In 1996, Congress passed Public Law 104-166, the Traumatic Brain Injury Act, which charged CDC with implementing projects to reduce the incidence of traumatic brain injury. The CDC definition of TBI uses selected codes of the International Classification of Diseases, 9th Clinical Modification (ICD-9 CM) to identify cases of TBI from hospital and non-hospital databases containing billing records for services rendered to patients. It is thought, however, that the ICD-9 CM codes currently used in CDC's surveillance system to capture cases of TBI are not sufficiently sensitive to capture diagnosed TBI. CDC, therefore, would like to collect de-identified medical information of a representative sample of pediatric patients, from two clinical settings, who received a confirmed diagnosis of mild to severe TBI and link these patients to their administrative medical claims forms. Collectively, the data will allow CDC to estimate the sensitivity of currently utilized ICD-9 CM codes to capture cases of diagnosed TBI, as well as ICD-9 CM codes not currently being utilized that may improve the sensitivity to capture cases of TBI. We propose to conduct a retrospective cross-sectional study of a random sample of patients with a suspected TBI within two clinical settings (Emergency Departments and Concussion Clinics).
Information for this study is being collected to better understand the coding practices related to TBI among children within multiple clinical settings. The data will benefit public health by providing a more accurate case definition of TBI for the Central Nervous System (CNS) Injury Surveillance. Results from this study will be shared with CDC stakeholders, such as state and local health departments, clinicians and TBI-related medical researchers through CDC reports and peer-reviewed publications.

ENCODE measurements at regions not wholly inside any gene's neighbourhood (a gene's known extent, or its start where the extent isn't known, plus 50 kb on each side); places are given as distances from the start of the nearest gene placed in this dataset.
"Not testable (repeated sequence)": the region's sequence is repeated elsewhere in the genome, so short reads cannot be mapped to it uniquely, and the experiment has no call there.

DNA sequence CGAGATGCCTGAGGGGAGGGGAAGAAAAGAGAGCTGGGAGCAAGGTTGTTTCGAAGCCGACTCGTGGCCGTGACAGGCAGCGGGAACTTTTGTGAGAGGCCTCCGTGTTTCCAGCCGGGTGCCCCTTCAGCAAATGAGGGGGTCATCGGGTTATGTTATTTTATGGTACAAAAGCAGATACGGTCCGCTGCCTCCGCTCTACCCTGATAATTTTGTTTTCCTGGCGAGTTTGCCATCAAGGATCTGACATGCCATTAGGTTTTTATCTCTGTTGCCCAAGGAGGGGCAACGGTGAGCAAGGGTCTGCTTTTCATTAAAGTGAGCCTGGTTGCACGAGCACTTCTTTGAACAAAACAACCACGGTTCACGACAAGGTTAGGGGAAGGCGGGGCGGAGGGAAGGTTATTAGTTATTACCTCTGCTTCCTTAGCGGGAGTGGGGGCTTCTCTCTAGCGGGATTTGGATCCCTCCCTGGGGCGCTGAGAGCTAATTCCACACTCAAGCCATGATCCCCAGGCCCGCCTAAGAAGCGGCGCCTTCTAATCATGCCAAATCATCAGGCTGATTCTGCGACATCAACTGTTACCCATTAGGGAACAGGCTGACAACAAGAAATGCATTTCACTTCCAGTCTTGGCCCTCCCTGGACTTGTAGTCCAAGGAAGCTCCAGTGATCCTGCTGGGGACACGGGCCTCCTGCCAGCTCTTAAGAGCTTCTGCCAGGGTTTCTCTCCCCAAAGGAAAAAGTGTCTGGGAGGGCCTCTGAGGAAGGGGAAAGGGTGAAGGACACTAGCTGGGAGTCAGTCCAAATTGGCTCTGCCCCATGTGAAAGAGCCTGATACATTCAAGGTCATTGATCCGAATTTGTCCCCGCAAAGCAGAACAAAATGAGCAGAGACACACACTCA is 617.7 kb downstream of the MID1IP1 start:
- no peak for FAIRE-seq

CDC requests OMB approval for three years to abstract data from medical and billing records dated April 1st to September 30, 2013. Data will be collected electronically, analyzed with findings compiled in a final report. The following information is needed from the medical record: Age at injury, encrypted or randomly generated identification number (that can be linked to billing system), head injury assessment value (indicator variable, Yes/No), Traumatic injury mechanism, Glasgow Coma Scale (GCS) score, ICD-9 CM codes and External cause of injury (E) codes if available, Head injury assessment value (indicator), Confirmed Diagnosis of TBI (Yes/No), based on the TBI case definition and if yes, Injury Type. The necessary data fields from the hospital billing system are: Encrypted or randomly generated identification number (that can be linked to medical chart), diagnosis codes (all available Start Printed Page 53765fields for ICD-9-CM, E and V-codes), procedural codes (all available fields for ICD-9 CM, CPT-4) From the abstracted medical chart data contained in the TBI Data Abstraction Tool, a frequency of all observed ICD-9 CM codes will be created. Calculations of frequencies and code sensitivity of the ICD-9 CM codes will be calculated to develop recommendations for specific ICD-9 CM in the CDC IDC-9 Code definition.